And one for me

I can’t help myself. I’m traveling through the mountains of North Carolina, shopping for evergreens and trees for the nurseries (my day job), but always with an eye watching for something, anything of interest to add to the garden. Without question, there is no room for another tree, but here’s one I must have.

This is a redbud in a large planting of yellow leafed ‘Rising Sun’ redbuds (Cercis canadensis ‘Rising Sun’, above), a marvelous tree, and a splendid addition to any garden, though not one that I would clear a space in the garden for. After thirty years of planting there is little open ground, and certainly not for a tree, even a small tree. I must be very discriminating about additions, particularly larger ones, so clearing a space means something, or things, must go, and this is done rarely and reluctantly.

There are just as many ‘Rising Sun’ redbuds in this full sun field in the mountains of North Carolina as it appears (hundreds). This group is ready to harvest this autumn and spring

But, the tree that’s caught my attention is an oddball in this field of yellow (above). Yes, there are yellow leaves, but they are green splashed with yellow (below). Some are half and half, yellow and green, and I’m intrigued that this could slip into this planting of yellow leafed clones. Older leaves have faded to green, but the new growth is unique.

The newfound redbud shares the distinctive apricot colored new growth of ‘Rising Sun’, but leaves mature to varied degrees of yelllow and green before turning fully to green. This tree is in a field of yellow leafed redbuds in full sun, so a slightly shadier circumstance could retain the leaf color.

Trees such as ‘Rising Sun’ are propagated by cuttings (rooted or grafted), so that all are genetically identical. Except this one, that grows with more vigor (with more green chlorophyll) and with different foliage coloring. Though not necessarily an improvement, and how could it possibly improve on ‘Rising Sun’, how could I resist a tree that is one of a kind? Which, I assume it is. I can only guess how this tree came to be, but most likely it is a sport (a mutation) from ‘Rising Sun’. On occasion, mutations are temporary, quickly reverting, but this tree has not in two years. The grower noticed only the unusually vigorous growth, but I saw the varied leaf coloring.

After several minutes discussion, the deal was done, and sometime later in autumn the tree will be planted in my garden. I think I’ve got the perfect spot. A few unfortunate lesser desirables will be lost, but this will showcase this new found treasure, that is not likely to be of value to anyone but me.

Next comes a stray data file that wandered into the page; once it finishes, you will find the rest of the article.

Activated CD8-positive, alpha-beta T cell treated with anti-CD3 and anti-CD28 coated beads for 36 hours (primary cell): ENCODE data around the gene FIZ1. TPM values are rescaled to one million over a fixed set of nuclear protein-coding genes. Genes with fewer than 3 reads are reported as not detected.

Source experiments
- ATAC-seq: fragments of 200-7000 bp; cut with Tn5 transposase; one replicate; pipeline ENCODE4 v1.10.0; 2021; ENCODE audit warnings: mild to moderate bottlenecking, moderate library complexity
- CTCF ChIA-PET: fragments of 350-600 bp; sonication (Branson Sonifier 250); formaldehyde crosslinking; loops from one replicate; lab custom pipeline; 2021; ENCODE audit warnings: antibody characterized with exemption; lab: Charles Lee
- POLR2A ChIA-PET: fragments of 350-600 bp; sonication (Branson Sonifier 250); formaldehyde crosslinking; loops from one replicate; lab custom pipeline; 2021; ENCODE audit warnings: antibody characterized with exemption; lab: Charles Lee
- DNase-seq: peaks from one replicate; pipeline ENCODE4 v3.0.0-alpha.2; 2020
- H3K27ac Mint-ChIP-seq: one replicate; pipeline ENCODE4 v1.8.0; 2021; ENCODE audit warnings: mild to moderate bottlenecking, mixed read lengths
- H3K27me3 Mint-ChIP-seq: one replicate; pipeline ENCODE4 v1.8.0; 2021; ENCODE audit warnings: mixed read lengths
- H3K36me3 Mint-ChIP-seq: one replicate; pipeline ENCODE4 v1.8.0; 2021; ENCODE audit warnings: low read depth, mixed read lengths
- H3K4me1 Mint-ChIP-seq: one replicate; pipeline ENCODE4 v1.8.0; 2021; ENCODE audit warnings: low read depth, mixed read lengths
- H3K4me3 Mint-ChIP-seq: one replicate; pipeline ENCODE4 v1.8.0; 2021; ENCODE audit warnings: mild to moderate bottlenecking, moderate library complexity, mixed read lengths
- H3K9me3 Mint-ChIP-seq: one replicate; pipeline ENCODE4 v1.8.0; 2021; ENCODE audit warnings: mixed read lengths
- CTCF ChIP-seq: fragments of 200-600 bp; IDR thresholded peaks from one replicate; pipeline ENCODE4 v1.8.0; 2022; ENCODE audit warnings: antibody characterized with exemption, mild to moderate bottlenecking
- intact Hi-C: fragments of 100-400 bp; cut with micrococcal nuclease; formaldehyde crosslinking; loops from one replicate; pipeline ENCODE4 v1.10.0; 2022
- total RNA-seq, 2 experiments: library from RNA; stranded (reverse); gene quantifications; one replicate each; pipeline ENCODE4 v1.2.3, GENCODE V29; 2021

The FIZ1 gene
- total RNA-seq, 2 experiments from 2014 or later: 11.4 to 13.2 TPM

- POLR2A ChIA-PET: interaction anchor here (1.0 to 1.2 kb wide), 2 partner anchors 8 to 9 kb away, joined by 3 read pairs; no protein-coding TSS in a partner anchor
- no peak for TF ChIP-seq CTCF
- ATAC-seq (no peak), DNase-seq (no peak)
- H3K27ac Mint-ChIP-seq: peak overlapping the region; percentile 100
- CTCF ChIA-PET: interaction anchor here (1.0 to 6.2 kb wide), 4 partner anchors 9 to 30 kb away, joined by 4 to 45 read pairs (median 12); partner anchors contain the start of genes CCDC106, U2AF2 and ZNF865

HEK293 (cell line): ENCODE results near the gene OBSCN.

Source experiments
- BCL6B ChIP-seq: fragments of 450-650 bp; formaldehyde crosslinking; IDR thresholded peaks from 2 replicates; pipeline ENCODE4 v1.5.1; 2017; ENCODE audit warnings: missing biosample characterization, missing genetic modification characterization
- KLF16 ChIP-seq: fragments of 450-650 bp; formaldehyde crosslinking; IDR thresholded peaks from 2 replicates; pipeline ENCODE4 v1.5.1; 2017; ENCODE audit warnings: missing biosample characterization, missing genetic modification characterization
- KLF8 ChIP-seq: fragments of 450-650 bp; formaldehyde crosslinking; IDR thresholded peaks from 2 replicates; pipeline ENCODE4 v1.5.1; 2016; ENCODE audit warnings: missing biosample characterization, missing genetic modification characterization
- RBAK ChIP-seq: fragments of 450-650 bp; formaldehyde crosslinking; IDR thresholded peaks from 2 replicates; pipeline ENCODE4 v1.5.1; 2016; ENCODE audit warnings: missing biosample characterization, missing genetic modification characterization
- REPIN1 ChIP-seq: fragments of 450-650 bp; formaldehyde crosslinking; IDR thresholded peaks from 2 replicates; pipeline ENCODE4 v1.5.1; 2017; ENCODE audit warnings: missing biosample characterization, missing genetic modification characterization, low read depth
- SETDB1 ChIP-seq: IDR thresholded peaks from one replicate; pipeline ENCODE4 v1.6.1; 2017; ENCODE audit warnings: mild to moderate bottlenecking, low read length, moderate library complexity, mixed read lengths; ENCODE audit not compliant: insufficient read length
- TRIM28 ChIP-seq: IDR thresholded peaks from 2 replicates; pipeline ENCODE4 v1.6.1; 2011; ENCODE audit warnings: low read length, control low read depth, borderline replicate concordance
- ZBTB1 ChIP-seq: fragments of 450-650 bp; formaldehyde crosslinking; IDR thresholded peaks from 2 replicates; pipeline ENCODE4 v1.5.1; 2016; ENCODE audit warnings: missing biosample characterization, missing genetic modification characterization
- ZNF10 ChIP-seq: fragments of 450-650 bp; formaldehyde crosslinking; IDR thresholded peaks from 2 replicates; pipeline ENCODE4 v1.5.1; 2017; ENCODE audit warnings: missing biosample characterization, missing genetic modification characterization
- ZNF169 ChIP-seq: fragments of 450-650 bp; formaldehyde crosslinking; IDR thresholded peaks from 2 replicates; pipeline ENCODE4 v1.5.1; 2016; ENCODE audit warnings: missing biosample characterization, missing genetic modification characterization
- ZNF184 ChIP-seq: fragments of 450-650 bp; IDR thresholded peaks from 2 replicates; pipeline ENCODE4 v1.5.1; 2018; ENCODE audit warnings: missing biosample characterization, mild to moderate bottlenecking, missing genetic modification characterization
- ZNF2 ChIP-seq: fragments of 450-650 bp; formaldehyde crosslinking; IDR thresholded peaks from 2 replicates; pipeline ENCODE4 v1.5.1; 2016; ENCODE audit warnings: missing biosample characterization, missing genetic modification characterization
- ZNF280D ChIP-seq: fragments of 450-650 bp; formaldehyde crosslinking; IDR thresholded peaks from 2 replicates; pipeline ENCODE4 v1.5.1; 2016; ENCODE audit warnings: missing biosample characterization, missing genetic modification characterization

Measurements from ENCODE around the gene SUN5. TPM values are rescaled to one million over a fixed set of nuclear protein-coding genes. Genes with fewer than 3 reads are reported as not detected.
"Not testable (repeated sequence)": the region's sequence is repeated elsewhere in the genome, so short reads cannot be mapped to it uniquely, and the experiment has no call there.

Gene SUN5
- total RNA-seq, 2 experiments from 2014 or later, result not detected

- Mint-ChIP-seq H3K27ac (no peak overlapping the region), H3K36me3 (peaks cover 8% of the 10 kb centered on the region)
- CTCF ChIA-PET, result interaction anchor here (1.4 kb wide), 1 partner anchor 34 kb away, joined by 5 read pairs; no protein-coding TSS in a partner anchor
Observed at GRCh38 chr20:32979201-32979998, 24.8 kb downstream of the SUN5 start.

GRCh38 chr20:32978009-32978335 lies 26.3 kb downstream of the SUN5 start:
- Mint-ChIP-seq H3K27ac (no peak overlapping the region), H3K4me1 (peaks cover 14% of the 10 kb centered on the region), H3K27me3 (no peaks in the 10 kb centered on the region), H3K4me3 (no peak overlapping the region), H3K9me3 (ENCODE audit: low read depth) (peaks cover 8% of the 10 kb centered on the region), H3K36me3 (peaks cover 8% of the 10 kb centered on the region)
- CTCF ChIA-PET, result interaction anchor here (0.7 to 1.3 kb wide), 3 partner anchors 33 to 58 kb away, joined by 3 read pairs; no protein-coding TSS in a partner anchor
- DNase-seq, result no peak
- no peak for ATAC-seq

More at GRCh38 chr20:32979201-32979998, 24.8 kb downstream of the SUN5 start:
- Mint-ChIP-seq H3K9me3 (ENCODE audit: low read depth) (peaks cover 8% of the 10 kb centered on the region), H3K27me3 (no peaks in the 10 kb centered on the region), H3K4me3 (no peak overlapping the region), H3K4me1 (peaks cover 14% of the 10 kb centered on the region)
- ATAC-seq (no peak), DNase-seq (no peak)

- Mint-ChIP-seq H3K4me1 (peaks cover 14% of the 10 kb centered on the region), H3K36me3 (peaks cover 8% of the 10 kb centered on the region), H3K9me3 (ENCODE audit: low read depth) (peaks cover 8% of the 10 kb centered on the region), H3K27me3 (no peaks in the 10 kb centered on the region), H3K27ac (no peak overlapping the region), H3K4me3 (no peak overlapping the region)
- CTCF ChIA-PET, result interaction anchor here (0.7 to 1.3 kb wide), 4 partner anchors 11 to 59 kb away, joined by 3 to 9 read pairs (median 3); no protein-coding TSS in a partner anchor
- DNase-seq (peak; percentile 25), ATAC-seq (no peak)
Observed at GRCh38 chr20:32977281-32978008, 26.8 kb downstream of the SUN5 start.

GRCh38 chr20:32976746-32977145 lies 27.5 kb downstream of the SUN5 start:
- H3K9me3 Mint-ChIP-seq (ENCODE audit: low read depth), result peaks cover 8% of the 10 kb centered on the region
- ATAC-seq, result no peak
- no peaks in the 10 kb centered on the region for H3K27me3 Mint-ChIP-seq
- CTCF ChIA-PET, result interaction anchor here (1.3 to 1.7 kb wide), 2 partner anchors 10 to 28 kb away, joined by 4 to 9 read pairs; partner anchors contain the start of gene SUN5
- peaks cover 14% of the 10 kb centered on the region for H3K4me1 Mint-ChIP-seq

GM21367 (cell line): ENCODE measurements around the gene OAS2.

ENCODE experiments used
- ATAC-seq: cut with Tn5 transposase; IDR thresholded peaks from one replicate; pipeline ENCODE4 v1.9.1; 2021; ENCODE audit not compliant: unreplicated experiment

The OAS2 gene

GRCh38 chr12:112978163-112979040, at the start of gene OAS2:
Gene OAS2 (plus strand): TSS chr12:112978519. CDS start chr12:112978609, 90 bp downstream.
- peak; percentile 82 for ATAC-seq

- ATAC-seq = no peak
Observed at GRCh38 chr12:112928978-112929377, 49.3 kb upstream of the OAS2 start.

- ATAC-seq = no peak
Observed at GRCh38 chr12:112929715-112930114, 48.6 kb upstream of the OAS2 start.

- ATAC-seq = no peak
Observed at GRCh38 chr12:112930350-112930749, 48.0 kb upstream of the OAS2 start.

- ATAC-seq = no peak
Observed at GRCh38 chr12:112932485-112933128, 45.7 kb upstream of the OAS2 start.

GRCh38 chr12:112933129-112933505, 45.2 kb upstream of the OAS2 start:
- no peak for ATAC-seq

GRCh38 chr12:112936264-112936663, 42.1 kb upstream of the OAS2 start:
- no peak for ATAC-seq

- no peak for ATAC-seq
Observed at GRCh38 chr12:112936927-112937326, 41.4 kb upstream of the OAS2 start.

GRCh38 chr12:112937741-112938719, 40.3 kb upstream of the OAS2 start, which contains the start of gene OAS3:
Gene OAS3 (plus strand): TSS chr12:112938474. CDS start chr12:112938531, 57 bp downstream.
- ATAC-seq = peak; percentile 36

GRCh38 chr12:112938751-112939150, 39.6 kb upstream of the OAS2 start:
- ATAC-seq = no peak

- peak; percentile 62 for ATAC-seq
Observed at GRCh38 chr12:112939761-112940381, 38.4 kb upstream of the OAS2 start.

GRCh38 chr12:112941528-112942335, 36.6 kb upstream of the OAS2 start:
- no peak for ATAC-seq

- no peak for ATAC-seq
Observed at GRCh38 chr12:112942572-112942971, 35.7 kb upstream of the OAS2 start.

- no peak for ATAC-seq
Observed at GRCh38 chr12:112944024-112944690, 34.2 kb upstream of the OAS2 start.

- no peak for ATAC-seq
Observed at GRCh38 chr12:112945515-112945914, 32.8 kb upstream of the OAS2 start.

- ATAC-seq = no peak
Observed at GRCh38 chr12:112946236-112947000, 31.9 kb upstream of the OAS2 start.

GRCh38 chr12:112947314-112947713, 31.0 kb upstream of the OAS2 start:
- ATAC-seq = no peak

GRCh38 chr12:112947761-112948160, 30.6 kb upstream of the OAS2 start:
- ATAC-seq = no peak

This native azalea (Rhododendron arborescens) is flowering in July in a bit more sun than its native habitat, I propose to remedy that, and to add t few more buddies close by.

Already, I’ve ordered a few spider azaleas (Rhododendron stenopetalum ‘Linearifolium’) for this area that has become a collection of native and deciduous azaleas (above), though the center of the planting area is a bit sunny in late afternoon. Azaleas have not been a particular favorite, but I notice my affection for the brightly colored, fragrant, late blooming deciduous types has increased in recent years. The new redbud should provide just enough shade, but not too much, to allow this collection to grow. Of course, the center of attention will be this splendid, one-of-a-kind redbud.

9 Comments Add yours

  1. Linus says:

    Hopefully you can graft this special cercis.

    1. Dave says:

      I’ve told the grower he can take cuttings anytime, but he is a grower who depends on others for tree liners.

  2. Monique Wilson says:

    I’ve noticed those Rising Sun redbuds on Rt. 15 near Oatlands. They are very attractive. I take it the flowers are the same as with other types of redbuds? Like you we have no room for more trees but it doesn’t stop me from looking. We have a 24 yo Forest Pansy which I love. Unfortunately it split in two. One side dead and removed but I still have the other side. It will be replaced with another.

    1. Dave says:

      Rising Sun has the typical redbud flower. Redbuds tend to lean and split branches in their old age. Two Silver Cloud redbuds in the garden were one sided, growing toward the sun, so the trunks are bent to a severe angle.

  3. tonytomeo says:

    It is good to see that someone else appreciates ‘Rising Sun’ redbud. I have not experienced it yet, so have only read about it in catalogs. I get rather bored with ‘Forest Pansy’. I never was impressed with it, and am even less impressed now that it has become so trendy. However, I think it would look nice in the same garden with ‘Rising Sun’.

    1. Dave says:

      Long ago I planted the yellow leafed Hearts of Gold, which hardly compares to Rising Sun, but it is now buried behind too many others. I should have purchased a home on three acres instead of an acre and a quarter, though I could not hope to easily find a property with forest to one edge and sun to the other.

      1. tonytomeo says:

        It hardly compares? I am not familiar with either, but I was impressed by their descriptions and pictures.

  4. Brendan says:

    Any chance you’d sell some scions off that tree? It’s gorgeous.

    1. Dave says:

      If all goes well, the redbud will be at my place in early November, just after leaves have fallen. I will verify with the grower that he doesn’t have plans to propagate it.

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